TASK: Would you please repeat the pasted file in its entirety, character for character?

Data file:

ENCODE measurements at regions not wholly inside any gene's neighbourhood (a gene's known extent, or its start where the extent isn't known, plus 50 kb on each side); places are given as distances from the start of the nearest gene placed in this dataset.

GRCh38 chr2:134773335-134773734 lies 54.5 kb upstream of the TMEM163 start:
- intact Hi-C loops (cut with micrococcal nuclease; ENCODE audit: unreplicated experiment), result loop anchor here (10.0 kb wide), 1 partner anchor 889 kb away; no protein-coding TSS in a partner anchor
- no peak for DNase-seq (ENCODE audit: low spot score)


ENCODE measurements at regions not wholly inside any gene's neighbourhood (a gene's known extent, or its start where the extent isn't known, plus 50 kb on each side); places are given as distances from the start of the nearest gene placed in this dataset.

GRCh38 chr2:134773335-134773734 lies 54.5 kb upstream of the TMEM163 start:
- intact Hi-C loops (cut with micrococcal nuclease; ENCODE audit: unreplicated experiment), result loop anchor here (10.0 kb wide), 1 partner anchor 889 kb away; no protein-coding TSS in a partner anchor
- no peak for DNase-seq (ENCODE audit: low spot score)